message 12: by Gary (last edited Jan 12, 2020 12:44PM) (new)

Gary | 213 comments We get some of Tristram's serious opinions in Chapter 17:
" ...we live amongst riddles and mysteries-the most obvious things, which come in our way, have dark sides, which the quickest sight cannot penetrate into; and even the clearest and most exalted understandings amongst us find ourselves puzzled and at a loss in almost every cranny of nature's works ... " This would seem as true today as it was then.


message 13: by David (new)

David | 2696 comments Gary, Nice find. In searching for that passage I also found it in the introduction by the editor, Melvyn New, in my edition. While it may seem true enough today, It is suggested the passage may not be as postmodern as it may appear to the modern reader:
Perhaps no other passage in Tristram Shandy has been more often invoked by critics over the past twenty-five years, as they have applied various postmodern theories of indeterminacy to Sterne’s eighteenth-century novel. The typical argument moves in this direction: Fielding and Richardson lived in an essentialist world of certainty, dominated by Christian absolutes; Sterne, on the other hand, lived in the modern solipsistic world where there are no absolutes, where all value is created by the human being. His world is, in short, a confusion of ‘riddles and mysteries’, akin to our own indeterminate and undecidable universe. What then, the annotator may ask, are we to make of the fact that the ‘riddles and mysteries’ passage very closely echoes two of Sterne’s sermons, in both of which the context clearly suggests Sterne is restating a commonplace Christian belief in the limitations of the postlapsarian human mind? One year after the Florida Notes appeared, it was pointed out that a passage in Locke’s Essay Concerning Human Understanding (IV.3.22) underlies all three passages; and more recently, while annotating the sermons, I located Sterne’s actual verbatim source in the theologian John Norris of Bemerton, a passage in his Practical Discourses upon Several Divine Subjects, Volume Two (1691). In each instance, from Locke to Norris to Sterne, the context of the passage is not postmodern angst, but 1 Corinthians 13:12: ‘For now we see through a glass, darkly: but then face to face: now I know in part; but then shall I know even as also I am known.’ Perhaps there has never been a period in history in which the human mind has not confronted the limitations of knowledge; perhaps – as twentieth-century intellectuals – we are unique only in believing we are unique.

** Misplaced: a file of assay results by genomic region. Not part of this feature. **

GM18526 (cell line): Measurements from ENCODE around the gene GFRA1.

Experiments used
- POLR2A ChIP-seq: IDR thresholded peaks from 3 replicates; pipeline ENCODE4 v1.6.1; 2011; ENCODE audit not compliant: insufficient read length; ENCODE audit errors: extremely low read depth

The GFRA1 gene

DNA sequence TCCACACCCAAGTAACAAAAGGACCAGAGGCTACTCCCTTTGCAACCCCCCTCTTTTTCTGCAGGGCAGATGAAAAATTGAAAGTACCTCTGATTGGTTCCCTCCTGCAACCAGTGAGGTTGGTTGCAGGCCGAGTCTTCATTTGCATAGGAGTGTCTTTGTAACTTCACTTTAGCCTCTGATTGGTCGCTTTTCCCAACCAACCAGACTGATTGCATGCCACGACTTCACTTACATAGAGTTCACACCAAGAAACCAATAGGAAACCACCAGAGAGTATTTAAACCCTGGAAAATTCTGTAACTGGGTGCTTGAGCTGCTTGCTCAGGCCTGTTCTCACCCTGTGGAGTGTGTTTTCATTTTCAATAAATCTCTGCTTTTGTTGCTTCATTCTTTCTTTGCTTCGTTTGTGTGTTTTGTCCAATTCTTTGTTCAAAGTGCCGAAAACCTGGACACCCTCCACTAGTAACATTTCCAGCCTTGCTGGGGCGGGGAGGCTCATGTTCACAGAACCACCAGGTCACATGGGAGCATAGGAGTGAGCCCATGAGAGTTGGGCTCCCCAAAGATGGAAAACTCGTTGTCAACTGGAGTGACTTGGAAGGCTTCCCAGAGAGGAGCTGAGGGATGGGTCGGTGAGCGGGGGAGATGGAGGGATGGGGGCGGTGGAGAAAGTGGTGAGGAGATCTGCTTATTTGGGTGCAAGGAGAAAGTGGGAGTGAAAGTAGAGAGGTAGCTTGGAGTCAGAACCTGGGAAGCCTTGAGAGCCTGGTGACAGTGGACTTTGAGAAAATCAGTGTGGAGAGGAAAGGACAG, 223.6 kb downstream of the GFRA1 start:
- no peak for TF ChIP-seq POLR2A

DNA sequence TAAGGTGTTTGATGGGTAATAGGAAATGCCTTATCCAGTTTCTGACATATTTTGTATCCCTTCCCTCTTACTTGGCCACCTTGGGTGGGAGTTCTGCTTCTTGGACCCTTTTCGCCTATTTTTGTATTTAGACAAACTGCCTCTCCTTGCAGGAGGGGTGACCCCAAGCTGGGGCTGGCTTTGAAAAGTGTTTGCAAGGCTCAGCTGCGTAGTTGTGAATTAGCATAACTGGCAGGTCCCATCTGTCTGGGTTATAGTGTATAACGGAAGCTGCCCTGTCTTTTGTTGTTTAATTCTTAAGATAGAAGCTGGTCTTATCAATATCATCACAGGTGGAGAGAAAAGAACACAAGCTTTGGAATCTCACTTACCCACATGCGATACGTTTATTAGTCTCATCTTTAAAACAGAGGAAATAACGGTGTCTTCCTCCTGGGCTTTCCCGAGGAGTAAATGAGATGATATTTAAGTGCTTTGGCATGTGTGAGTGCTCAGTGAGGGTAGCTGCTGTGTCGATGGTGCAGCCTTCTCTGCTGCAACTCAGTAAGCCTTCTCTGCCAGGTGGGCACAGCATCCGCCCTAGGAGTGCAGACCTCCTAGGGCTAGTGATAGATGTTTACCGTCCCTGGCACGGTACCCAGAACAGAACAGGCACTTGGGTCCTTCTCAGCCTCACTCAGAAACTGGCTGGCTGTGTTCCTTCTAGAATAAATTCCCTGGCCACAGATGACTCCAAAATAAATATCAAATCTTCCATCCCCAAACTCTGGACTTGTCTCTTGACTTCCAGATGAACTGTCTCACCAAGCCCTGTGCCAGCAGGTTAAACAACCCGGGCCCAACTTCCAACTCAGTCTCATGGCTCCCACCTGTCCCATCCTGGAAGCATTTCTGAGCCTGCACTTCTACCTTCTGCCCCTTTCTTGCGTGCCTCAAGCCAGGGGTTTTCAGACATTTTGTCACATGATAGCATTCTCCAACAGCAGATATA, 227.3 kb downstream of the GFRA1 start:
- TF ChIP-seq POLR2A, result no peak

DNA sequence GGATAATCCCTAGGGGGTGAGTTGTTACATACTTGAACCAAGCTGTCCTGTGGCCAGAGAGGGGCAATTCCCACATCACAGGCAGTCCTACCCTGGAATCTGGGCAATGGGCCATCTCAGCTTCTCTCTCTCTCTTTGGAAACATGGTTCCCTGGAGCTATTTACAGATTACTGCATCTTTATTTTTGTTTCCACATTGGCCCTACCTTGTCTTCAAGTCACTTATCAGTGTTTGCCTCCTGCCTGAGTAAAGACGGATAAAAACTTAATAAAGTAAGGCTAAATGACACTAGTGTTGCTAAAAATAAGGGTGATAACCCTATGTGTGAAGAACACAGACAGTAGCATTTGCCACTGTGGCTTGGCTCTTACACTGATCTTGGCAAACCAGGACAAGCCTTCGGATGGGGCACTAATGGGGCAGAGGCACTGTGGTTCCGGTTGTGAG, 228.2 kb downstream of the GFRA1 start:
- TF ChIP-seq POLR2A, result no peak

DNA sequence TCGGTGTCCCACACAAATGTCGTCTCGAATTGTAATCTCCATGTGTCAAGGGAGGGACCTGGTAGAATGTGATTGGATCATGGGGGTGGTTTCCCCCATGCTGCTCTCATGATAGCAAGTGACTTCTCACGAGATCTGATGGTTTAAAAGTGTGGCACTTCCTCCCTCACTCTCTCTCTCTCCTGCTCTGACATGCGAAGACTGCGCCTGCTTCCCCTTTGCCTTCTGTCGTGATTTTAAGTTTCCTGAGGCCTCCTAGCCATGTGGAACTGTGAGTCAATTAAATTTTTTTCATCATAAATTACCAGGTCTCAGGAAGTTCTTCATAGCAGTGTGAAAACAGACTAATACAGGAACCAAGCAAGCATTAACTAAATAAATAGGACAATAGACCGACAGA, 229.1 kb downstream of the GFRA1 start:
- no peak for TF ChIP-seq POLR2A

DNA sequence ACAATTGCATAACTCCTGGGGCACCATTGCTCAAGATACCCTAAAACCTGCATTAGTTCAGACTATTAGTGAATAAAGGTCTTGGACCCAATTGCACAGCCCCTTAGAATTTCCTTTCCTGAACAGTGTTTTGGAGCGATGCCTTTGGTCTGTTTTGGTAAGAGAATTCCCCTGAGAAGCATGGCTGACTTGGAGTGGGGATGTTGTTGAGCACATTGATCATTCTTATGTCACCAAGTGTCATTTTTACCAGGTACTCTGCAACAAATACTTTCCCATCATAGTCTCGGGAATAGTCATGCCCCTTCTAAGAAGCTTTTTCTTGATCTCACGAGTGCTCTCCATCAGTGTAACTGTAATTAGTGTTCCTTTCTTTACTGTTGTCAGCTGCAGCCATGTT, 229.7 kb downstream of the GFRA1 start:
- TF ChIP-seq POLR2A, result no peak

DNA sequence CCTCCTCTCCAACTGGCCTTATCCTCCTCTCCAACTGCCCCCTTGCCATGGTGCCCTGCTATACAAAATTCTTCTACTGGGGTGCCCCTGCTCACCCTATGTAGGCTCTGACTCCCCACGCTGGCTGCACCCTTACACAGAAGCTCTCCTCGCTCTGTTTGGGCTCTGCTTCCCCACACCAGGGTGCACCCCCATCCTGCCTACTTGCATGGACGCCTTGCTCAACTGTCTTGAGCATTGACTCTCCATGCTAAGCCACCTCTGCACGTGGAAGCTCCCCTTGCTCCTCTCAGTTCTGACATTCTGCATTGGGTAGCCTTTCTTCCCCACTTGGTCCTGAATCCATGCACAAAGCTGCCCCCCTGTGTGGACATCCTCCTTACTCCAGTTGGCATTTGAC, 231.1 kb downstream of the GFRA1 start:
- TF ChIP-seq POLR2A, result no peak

Sterne, Laurence. The Life and Opinions of Tristram Shandy, Gentleman (Penguin Classics) (p. xxxvii). Penguin Books Ltd. Kindle Edition.



message 14: by David (new)

David | 2696 comments An additonal notation to my edition reads: